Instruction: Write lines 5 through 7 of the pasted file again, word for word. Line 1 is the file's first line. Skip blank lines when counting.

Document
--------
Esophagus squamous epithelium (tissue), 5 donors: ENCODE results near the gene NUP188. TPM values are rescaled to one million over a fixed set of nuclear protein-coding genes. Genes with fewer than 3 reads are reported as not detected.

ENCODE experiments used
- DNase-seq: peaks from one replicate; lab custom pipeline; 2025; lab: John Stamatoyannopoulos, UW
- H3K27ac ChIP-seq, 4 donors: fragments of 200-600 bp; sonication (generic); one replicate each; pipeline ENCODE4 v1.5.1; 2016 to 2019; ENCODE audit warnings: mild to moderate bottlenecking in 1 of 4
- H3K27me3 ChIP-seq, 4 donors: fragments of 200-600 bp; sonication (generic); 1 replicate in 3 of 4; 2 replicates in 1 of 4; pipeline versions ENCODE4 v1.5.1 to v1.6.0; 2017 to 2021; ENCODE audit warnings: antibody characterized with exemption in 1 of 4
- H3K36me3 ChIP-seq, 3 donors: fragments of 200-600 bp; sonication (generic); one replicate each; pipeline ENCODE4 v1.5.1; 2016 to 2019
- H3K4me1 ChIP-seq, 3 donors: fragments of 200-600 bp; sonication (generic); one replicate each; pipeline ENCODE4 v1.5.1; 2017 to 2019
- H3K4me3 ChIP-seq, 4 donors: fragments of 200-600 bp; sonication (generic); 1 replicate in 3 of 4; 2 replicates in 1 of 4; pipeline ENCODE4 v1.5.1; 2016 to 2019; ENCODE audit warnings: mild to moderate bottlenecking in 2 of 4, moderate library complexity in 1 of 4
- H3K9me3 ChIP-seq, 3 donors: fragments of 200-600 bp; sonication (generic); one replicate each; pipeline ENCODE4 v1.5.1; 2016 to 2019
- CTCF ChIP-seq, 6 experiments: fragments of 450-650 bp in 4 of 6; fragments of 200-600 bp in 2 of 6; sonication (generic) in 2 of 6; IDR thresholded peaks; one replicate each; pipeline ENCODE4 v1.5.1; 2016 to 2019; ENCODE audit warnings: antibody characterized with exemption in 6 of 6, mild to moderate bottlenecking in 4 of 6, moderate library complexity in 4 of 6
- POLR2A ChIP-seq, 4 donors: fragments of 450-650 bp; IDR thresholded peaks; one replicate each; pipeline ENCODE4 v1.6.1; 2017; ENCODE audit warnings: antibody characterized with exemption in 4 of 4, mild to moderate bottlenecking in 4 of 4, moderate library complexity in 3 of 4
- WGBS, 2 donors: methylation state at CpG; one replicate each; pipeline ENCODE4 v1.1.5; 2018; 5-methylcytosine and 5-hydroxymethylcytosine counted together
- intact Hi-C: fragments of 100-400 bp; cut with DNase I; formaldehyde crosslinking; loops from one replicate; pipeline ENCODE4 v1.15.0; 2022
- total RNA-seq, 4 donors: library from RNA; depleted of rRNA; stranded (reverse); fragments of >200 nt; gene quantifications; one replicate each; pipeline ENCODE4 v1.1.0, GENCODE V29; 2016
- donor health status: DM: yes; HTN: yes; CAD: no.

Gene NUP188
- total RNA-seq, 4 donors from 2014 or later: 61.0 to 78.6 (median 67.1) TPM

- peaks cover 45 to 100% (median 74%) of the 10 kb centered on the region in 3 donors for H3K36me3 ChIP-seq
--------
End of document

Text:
- H3K27me3 ChIP-seq, 4 donors: fragments of 200-600 bp; sonication (generic); 1 replicate in 3 of 4; 2 replicates in 1 of 4; pipeline versions ENCODE4 v1.5.1 to v1.6.0; 2017 to 2021; ENCODE audit warnings: antibody characterized with exemption in 1 of 4
- H3K36me3 ChIP-seq, 3 donors: fragments of 200-600 bp; sonication (generic); one replicate each; pipeline ENCODE4 v1.5.1; 2016 to 2019
- H3K4me1 ChIP-seq, 3 donors: fragments of 200-600 bp; sonication (generic); one replicate each; pipeline ENCODE4 v1.5.1; 2017 to 2019